Before this slips away from me, I want to make note of Granta issue 113, the Best of Young Spanish Language Novelists, which came out this month. Three Percent has run a series of interviews and excerpts about all of the writers involved--one a day, ending just this past Wednesday. The whole series can be found here.

I'm looking forward to reading the issue soon, and I'm especially excited to see a number of women writers included (although the men well outnumber them). I've noticed that, amid my much increased reading of literature in translation over the past few years, and particularly my reading of translations from Spanish, the reading has nonetheless been dominated by male writers. This has been brought home to me especially by my negative reaction to Marquez's Memoirs of My Melancholy Whores and my biggest beef with Alejandro Zambra's Bonsai (though all in all I've quite enjoyed Zambra's work)--both related to their gender politics.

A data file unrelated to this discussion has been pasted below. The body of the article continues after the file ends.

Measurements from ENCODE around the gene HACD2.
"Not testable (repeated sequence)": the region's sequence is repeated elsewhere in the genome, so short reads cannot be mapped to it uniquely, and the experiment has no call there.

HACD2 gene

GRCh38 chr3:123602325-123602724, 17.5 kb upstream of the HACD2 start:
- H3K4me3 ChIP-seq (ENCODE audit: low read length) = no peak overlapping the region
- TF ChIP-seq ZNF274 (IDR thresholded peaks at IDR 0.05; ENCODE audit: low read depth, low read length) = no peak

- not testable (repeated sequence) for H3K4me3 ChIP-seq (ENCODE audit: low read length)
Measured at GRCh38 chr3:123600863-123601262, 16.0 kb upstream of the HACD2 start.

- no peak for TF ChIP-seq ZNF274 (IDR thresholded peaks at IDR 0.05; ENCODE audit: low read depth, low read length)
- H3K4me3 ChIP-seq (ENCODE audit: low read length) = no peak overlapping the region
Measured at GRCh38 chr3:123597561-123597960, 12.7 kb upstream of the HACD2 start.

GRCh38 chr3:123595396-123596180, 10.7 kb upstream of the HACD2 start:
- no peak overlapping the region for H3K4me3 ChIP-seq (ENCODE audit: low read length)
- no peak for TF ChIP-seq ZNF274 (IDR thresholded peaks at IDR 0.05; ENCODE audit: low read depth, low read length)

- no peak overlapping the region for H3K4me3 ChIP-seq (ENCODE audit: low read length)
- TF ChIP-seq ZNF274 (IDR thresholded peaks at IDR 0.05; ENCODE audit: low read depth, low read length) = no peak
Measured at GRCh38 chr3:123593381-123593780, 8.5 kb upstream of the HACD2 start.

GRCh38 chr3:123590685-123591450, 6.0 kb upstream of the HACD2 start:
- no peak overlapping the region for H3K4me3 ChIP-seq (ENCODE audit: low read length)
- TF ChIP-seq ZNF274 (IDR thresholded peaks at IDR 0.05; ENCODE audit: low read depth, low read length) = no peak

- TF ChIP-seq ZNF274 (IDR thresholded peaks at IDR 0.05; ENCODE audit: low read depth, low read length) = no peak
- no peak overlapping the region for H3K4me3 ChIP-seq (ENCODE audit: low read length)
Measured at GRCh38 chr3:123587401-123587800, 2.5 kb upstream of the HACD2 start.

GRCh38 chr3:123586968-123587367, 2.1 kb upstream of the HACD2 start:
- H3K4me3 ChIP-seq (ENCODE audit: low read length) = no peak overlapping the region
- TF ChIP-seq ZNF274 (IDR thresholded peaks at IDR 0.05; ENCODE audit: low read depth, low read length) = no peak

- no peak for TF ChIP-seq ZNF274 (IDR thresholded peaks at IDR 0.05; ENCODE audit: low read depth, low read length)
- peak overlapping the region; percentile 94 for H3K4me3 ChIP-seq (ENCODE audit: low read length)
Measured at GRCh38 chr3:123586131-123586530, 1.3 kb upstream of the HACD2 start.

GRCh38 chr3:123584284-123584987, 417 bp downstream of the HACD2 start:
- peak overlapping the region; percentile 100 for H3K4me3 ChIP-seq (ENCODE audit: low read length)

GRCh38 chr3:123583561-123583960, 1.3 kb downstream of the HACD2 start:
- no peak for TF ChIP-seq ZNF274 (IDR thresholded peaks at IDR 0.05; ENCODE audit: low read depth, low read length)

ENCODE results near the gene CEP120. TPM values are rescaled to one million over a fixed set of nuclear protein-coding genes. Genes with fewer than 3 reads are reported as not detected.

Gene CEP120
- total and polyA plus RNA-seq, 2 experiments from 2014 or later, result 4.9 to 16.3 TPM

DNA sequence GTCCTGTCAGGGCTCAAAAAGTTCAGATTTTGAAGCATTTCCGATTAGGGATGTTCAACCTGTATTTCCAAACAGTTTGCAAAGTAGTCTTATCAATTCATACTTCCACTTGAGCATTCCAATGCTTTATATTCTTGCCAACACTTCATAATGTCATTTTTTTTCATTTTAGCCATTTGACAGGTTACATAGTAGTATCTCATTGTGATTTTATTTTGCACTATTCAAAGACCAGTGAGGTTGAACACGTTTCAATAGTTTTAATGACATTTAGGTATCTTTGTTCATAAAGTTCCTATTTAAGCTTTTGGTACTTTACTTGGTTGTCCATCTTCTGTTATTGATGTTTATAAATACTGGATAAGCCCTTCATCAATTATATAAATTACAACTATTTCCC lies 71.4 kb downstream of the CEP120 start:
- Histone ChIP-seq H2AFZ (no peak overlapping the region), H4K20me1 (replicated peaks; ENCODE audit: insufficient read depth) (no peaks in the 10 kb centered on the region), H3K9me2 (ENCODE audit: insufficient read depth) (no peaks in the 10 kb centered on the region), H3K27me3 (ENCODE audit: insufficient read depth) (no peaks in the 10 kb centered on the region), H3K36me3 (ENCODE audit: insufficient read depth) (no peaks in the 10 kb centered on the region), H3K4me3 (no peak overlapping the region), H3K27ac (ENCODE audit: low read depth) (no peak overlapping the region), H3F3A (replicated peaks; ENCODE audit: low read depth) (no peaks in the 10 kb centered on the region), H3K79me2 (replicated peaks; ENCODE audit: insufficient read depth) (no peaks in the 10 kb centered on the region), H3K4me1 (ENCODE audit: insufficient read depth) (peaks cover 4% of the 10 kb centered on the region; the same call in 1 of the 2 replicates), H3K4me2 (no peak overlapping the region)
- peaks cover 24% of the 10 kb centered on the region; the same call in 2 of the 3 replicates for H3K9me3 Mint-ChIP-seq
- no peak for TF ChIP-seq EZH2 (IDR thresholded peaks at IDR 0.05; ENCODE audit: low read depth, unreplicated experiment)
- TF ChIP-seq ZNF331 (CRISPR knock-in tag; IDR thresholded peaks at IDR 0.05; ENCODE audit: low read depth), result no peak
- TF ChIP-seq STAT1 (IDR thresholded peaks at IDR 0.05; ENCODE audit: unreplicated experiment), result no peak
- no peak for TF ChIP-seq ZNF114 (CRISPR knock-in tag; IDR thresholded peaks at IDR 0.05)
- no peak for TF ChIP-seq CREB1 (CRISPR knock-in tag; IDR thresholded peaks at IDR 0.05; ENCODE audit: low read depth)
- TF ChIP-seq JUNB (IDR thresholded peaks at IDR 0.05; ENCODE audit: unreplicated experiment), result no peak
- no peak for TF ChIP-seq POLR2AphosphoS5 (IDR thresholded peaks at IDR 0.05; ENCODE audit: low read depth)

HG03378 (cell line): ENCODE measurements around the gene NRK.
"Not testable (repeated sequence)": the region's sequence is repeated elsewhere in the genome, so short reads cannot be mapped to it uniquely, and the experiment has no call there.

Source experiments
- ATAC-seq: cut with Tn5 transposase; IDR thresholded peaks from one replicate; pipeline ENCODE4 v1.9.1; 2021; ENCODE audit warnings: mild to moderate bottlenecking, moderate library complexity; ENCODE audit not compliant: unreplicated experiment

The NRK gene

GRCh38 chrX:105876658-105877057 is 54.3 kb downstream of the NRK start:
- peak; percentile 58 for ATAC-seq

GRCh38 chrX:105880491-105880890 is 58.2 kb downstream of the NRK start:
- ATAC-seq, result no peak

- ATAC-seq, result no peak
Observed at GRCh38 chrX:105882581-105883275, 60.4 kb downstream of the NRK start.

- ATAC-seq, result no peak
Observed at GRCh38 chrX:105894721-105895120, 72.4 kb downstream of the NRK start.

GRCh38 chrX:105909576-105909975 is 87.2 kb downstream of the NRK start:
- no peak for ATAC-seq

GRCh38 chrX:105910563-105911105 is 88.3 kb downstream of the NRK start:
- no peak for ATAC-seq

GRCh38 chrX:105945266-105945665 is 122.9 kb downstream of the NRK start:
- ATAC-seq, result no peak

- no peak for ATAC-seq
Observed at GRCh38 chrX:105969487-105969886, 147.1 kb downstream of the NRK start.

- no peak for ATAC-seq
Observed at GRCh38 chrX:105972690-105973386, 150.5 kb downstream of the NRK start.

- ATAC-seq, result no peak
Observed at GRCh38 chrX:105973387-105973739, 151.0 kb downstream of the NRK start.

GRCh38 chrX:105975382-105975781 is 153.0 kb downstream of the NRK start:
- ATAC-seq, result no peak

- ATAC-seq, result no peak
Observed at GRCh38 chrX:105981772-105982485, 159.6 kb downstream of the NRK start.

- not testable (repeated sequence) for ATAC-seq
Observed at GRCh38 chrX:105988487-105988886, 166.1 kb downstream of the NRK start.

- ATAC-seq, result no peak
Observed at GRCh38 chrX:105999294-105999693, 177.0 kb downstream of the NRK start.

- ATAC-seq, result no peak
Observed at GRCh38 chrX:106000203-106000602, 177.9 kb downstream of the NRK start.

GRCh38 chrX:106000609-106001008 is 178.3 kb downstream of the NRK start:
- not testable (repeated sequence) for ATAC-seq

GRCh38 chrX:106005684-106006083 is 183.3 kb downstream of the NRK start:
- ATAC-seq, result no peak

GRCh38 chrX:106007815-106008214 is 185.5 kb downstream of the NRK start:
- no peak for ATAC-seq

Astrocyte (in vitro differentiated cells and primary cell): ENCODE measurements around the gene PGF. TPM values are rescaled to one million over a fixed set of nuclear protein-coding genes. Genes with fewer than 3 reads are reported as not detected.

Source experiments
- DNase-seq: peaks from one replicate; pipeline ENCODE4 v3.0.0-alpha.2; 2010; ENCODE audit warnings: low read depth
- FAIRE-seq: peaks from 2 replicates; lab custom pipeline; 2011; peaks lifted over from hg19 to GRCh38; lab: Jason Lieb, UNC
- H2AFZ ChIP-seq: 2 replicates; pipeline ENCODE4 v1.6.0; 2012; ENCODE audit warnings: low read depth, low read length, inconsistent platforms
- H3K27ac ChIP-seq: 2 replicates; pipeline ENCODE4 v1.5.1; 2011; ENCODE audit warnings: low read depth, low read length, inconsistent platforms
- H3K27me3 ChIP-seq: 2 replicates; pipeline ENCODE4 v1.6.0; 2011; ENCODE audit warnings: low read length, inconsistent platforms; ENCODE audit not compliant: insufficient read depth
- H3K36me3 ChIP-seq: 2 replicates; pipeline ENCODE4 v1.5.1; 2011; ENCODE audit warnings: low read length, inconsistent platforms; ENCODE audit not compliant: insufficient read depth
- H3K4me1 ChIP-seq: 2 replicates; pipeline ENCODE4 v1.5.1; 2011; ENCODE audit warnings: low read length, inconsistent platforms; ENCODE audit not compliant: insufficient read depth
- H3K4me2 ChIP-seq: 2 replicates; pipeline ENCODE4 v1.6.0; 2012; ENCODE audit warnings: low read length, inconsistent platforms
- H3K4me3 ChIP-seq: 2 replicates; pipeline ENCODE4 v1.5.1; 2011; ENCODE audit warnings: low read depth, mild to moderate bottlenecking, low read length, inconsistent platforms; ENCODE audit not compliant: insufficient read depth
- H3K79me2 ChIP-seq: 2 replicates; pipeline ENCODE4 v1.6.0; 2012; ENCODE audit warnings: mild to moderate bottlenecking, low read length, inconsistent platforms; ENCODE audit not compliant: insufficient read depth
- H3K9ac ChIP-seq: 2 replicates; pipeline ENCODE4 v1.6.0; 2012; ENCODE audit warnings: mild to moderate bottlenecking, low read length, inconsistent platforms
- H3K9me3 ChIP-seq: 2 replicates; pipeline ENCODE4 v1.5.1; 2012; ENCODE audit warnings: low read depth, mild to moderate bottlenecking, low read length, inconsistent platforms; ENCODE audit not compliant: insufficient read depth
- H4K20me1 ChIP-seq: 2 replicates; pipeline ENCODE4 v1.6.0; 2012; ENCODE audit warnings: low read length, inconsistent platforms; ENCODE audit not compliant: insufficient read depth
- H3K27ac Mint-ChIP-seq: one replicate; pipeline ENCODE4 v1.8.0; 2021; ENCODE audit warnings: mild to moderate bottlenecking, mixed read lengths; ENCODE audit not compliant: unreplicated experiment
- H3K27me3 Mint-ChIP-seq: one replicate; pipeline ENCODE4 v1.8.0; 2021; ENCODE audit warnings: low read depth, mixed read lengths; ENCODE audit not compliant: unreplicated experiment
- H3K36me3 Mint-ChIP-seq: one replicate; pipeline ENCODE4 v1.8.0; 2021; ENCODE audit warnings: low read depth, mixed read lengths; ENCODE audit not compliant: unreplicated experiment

Perhaps I can begin to correct that this imbalance this coming year, and I hope this issue of Granta helps find some good prospects. (I'm not one to make New Year's resolutions, but maybe reading more women in translation should be one for 2011.) In the wake of all the publicity for her Cervantes Prize win, Ana Maria Matute will certainly be on the list as well, although I haven't decided where to begin.

Saturday, December 18, 2010

My Name Is Red